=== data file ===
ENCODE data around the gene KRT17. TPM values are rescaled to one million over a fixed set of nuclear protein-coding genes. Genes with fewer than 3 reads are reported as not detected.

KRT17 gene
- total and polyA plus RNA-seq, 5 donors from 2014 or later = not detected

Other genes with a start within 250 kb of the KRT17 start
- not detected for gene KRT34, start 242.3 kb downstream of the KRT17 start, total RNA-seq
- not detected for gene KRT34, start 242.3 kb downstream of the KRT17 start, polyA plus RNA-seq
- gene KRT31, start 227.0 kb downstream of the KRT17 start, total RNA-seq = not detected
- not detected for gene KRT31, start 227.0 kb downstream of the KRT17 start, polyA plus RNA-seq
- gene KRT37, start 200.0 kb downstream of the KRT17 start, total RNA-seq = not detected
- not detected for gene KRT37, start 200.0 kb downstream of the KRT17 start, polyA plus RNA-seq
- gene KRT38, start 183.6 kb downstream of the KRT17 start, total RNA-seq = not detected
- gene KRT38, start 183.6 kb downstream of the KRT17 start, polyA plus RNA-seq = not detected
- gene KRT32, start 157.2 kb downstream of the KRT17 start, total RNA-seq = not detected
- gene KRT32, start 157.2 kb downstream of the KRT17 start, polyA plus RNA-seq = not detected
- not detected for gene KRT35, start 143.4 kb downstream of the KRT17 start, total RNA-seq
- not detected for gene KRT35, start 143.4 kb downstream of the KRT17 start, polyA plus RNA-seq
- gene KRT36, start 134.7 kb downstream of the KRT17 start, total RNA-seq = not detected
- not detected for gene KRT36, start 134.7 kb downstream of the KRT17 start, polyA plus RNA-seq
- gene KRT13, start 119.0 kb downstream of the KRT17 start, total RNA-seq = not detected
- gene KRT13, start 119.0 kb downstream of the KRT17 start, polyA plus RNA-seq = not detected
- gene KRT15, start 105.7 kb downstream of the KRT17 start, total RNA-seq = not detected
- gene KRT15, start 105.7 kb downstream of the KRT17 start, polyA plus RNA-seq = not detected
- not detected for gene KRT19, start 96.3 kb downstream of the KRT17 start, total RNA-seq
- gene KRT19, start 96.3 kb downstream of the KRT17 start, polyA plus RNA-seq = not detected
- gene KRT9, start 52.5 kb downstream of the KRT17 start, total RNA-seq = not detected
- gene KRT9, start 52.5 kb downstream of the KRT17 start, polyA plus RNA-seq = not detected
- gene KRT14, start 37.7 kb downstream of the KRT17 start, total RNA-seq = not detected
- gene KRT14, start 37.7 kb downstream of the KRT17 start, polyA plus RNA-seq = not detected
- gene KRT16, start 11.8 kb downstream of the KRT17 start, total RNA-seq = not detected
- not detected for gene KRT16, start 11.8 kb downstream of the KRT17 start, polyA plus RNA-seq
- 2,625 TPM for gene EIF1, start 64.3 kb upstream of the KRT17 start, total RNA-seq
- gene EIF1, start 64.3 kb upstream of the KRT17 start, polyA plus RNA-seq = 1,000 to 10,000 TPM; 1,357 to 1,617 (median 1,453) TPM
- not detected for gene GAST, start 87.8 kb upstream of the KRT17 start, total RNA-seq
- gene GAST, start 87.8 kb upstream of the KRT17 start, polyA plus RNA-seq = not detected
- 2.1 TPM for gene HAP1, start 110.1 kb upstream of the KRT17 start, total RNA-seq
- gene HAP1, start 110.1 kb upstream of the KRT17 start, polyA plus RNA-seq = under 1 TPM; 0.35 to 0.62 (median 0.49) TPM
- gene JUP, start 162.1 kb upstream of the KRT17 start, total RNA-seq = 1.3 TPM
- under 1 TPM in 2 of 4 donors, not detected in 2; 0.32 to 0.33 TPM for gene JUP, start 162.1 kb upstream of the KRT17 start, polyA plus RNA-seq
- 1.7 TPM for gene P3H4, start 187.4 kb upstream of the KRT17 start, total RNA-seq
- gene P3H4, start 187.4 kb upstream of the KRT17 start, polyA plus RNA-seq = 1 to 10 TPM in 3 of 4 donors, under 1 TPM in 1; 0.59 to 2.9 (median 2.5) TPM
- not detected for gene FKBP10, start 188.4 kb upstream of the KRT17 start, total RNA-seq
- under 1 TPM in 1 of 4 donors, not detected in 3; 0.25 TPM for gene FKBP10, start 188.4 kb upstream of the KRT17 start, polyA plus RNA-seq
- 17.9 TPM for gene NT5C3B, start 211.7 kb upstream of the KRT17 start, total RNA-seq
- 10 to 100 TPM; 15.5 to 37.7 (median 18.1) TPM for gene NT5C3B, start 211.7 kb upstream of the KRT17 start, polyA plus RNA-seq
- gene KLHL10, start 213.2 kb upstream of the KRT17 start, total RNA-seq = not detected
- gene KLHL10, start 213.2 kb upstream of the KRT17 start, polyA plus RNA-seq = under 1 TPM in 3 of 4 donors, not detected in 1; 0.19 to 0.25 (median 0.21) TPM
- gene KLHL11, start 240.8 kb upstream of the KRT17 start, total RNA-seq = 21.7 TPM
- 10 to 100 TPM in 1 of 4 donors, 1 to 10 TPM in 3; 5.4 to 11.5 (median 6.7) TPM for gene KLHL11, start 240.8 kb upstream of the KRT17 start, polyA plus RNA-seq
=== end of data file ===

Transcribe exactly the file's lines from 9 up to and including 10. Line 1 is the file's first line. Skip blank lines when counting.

- gene KRT37, start 200.0 kb downstream of the KRT17 start, total RNA-seq = not detected
- not detected for gene KRT37, start 200.0 kb downstream of the KRT17 start, polyA plus RNA-seq